Bible Blog for Easter
(Isa 25:6-9; Ps 118:1-2; 14-24; 1 Cor 15:1-11 or Acts 10:23-34; John 20:1-18 or Mark 16:1-8)
Both OT lections anticipate a time when God will overcome death. The book of Isaiah looks forward to a God who will “swallow up death forever,” one who will “wipe away the tears from all faces” (Isa 25:7-8). And in a song of thanksgiving also used on Palm Sunday, an individual who has been under attack and who was rescued sings, “I shall not die, but I shall live” (Ps 118:17). About this verse, James Mays writes, “The church has found in v. 17 the expression of the transformation worked by the resurrection in one’s fundamental stance in life.” (Psalms, 30). In a similar vein, Martin Luther thought “all the saints have sung this verse and will continue to sing it to the end.” Comparable convictions led the psalmist to rejoice in a refrain, “God’s steadfast love endures forever.”
The gospel lections offer the option of reading from either Mark or John. It is useful to read both, since they offer such different perspectives on the experiences of those who went to the tomb. In Mark, Mary Magdalene, another Mary, and Salome go to the tomb and discover that it is empty. In John, Mary Magdalene goes, finds that it is empty, runs to Peter and John, and tells them what she has seen.They, then, run to the tomb. In the original ending of Mark’s gospel (Mk 16:1-8), no one sees Jesus. Instead, the women are told that “he has been raised” and that they are to go to Galilee, where they will see him. They respond with feelings of terror, amazement, and fear. In John, the two disciples, after seeing the empty tomb, simply returned to their homes. In neither case does Jesus appear in the empty tomb scene.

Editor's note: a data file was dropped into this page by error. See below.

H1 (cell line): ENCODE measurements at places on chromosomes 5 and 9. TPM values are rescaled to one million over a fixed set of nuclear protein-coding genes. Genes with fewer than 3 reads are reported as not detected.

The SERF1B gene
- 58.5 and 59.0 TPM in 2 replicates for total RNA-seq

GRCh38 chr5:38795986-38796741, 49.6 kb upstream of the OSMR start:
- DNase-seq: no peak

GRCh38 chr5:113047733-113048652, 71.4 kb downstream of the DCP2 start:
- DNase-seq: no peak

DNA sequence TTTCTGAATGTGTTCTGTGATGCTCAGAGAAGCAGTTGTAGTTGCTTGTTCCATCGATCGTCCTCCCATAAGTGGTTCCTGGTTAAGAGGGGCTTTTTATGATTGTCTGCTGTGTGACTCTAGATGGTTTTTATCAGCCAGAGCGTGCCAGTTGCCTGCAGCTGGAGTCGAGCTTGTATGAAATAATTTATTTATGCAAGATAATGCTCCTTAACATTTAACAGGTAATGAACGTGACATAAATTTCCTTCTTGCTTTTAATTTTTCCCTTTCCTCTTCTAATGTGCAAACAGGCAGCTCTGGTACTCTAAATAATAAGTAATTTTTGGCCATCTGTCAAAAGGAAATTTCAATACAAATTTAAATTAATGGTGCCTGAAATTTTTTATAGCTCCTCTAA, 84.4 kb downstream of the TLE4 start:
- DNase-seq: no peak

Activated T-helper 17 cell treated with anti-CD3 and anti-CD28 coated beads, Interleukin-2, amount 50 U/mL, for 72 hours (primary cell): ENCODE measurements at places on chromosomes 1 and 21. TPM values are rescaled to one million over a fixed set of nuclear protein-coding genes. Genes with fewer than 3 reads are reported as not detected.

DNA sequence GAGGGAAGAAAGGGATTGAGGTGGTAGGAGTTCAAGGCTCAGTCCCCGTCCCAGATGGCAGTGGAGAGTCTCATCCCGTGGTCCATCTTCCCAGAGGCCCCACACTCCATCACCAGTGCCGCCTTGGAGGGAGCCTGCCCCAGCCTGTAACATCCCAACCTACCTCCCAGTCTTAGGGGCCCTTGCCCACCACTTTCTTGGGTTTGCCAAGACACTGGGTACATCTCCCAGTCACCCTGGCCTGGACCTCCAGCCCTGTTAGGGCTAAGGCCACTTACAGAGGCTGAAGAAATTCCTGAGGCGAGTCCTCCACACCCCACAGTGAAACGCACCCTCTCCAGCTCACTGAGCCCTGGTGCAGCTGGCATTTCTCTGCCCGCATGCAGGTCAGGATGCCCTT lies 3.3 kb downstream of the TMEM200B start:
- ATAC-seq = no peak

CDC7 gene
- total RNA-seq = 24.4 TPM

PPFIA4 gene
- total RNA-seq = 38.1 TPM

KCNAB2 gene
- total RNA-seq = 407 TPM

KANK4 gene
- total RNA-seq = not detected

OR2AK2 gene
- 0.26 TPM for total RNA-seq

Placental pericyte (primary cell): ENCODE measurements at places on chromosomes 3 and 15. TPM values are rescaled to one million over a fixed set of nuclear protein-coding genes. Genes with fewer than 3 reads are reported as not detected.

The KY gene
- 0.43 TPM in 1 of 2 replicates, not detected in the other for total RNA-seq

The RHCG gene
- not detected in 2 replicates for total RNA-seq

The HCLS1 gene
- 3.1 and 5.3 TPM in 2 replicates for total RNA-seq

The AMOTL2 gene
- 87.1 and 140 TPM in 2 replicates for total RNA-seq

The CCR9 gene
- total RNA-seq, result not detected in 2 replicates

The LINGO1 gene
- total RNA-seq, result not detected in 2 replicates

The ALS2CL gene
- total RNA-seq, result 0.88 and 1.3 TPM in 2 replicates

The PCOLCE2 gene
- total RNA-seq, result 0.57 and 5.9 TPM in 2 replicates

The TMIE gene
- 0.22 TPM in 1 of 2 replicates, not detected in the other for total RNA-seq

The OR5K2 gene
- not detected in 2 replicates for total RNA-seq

The empty tomb evoked varied responses. Mary Magdalene thought that some group had taken Jesus’ body out of the tomb. Peter saw the tomb and then returned home. “The other disciple” (John) saw and believed.” John does not indicate what he believed, but Gail O’Day maintains that, for him, the tomb’s “emptiness bears witness that Jesus has conquered death.” (NIB IX, 841). John believes this even before he experiences directly the risen Christ. These diverse responses invite readers to contemplate how they might have responded when seeing the empty tomb.
The lection in John does not end with Mary’s initial response. Instead, the evangelist reports she encountered Jesus, but that, initially, “she did not know that it was Jesus.” (See a similar response by seven disciples [Lk 21:4]). Only when he speaks her name, does she recognize him. In Luke, two disciples who had not been able to recognize Jesus did so when he took bread, blessed it, and gave it to them. Clearly, those who knew him perceived the risen Jesus only gradually. (Fully worked-out notions of the risen Jesus appear in the lections drawn from Acts and 1 Corinthians.)
David Petersen is Franklin N. Parker Professor Emeritus of Old Testament, Emory University. While at Emory, he was also Academic Dean at the Candler School of Theology, where he received the Emory Williams Distinguished Teaching Award.